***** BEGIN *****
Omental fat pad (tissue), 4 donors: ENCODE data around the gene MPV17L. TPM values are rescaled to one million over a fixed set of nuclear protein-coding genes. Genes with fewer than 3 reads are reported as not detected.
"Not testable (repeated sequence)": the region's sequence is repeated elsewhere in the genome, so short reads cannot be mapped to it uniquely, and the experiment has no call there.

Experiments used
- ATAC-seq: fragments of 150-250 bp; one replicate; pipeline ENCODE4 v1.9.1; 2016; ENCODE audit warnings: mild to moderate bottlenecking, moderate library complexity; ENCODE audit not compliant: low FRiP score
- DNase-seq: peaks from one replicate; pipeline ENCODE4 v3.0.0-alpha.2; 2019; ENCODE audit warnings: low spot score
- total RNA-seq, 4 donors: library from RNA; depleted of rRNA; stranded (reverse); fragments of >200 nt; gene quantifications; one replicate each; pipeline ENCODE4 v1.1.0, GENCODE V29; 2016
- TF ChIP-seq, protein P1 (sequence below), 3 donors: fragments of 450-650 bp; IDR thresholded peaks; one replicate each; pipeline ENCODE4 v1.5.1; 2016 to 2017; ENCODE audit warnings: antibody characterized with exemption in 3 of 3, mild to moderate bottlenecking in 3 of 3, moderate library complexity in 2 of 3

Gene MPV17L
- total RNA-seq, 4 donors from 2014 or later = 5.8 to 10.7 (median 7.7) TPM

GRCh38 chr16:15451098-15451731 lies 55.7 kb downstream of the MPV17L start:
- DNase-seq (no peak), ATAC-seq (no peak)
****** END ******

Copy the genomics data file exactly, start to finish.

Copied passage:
Omental fat pad (tissue), 4 donors: ENCODE data around the gene MPV17L. TPM values are rescaled to one million over a fixed set of nuclear protein-coding genes. Genes with fewer than 3 reads are reported as not detected.
"Not testable (repeated sequence)": the region's sequence is repeated elsewhere in the genome, so short reads cannot be mapped to it uniquely, and the experiment has no call there.

Experiments used
- ATAC-seq: fragments of 150-250 bp; one replicate; pipeline ENCODE4 v1.9.1; 2016; ENCODE audit warnings: mild to moderate bottlenecking, moderate library complexity; ENCODE audit not compliant: low FRiP score
- DNase-seq: peaks from one replicate; pipeline ENCODE4 v3.0.0-alpha.2; 2019; ENCODE audit warnings: low spot score
- total RNA-seq, 4 donors: library from RNA; depleted of rRNA; stranded (reverse); fragments of >200 nt; gene quantifications; one replicate each; pipeline ENCODE4 v1.1.0, GENCODE V29; 2016
- TF ChIP-seq, protein P1 (sequence below), 3 donors: fragments of 450-650 bp; IDR thresholded peaks; one replicate each; pipeline ENCODE4 v1.5.1; 2016 to 2017; ENCODE audit warnings: antibody characterized with exemption in 3 of 3, mild to moderate bottlenecking in 3 of 3, moderate library complexity in 2 of 3

Gene MPV17L
- total RNA-seq, 4 donors from 2014 or later = 5.8 to 10.7 (median 7.7) TPM

GRCh38 chr16:15451098-15451731 lies 55.7 kb downstream of the MPV17L start:
- DNase-seq (no peak), ATAC-seq (no peak)